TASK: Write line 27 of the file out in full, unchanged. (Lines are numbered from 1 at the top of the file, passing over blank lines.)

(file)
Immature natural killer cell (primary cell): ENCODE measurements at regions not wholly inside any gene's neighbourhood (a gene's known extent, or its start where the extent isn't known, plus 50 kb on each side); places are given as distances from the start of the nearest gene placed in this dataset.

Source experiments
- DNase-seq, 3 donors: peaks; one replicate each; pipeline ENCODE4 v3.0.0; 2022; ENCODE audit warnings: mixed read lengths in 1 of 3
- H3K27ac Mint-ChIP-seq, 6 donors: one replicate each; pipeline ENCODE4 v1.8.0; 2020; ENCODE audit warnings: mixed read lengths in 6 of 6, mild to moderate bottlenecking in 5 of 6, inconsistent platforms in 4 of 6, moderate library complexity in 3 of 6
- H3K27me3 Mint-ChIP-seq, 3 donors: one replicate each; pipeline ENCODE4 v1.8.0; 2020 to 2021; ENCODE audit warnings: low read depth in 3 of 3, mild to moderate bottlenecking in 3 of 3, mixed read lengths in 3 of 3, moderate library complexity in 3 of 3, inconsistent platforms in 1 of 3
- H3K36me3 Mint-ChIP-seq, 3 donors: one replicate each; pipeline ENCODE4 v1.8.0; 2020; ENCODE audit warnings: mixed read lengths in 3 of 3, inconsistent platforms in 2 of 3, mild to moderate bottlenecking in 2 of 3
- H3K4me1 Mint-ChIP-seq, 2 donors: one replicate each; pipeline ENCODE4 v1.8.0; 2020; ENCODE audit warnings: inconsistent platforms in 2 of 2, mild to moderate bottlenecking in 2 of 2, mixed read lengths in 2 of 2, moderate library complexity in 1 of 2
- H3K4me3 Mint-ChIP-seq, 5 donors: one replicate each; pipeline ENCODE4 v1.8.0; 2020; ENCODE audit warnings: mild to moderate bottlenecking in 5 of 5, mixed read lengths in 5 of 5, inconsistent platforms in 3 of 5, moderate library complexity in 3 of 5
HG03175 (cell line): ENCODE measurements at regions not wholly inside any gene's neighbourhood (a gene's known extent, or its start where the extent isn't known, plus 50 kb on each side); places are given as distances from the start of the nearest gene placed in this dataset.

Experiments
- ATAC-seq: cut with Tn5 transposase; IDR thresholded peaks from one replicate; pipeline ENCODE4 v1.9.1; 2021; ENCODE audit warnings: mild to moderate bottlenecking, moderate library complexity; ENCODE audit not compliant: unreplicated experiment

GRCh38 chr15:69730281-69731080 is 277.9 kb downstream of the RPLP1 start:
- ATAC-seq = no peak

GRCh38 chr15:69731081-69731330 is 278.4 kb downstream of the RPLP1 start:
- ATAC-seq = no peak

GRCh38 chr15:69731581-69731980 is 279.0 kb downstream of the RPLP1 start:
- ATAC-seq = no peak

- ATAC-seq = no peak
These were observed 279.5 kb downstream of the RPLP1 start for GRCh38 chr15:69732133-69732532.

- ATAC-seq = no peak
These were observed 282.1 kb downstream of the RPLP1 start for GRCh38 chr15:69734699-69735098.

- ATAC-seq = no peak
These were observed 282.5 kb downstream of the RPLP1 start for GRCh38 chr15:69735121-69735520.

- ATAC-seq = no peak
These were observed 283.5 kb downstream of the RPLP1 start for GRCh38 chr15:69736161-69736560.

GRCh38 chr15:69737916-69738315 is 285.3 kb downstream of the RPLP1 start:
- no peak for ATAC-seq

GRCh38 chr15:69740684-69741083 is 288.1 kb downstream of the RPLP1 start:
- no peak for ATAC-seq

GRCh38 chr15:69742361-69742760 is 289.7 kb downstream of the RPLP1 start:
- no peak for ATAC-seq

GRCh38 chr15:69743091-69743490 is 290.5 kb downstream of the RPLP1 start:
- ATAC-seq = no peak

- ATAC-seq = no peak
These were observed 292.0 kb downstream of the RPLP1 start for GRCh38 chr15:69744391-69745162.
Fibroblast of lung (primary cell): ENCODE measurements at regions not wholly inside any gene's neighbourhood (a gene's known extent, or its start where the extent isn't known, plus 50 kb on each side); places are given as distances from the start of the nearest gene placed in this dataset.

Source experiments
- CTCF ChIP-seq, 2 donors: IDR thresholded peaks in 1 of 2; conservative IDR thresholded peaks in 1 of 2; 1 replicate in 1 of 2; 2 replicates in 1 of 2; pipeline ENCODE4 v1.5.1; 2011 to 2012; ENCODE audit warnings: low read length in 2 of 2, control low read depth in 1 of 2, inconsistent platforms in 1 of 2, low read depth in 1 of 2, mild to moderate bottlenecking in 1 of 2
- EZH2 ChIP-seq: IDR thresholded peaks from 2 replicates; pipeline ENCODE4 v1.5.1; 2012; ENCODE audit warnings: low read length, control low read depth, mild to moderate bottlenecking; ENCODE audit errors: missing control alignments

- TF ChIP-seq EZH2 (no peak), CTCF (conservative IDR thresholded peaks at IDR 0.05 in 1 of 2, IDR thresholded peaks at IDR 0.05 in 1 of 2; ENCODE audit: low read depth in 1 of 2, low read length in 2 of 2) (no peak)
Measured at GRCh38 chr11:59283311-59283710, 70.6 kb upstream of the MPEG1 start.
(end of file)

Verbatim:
- no peak for ATAC-seq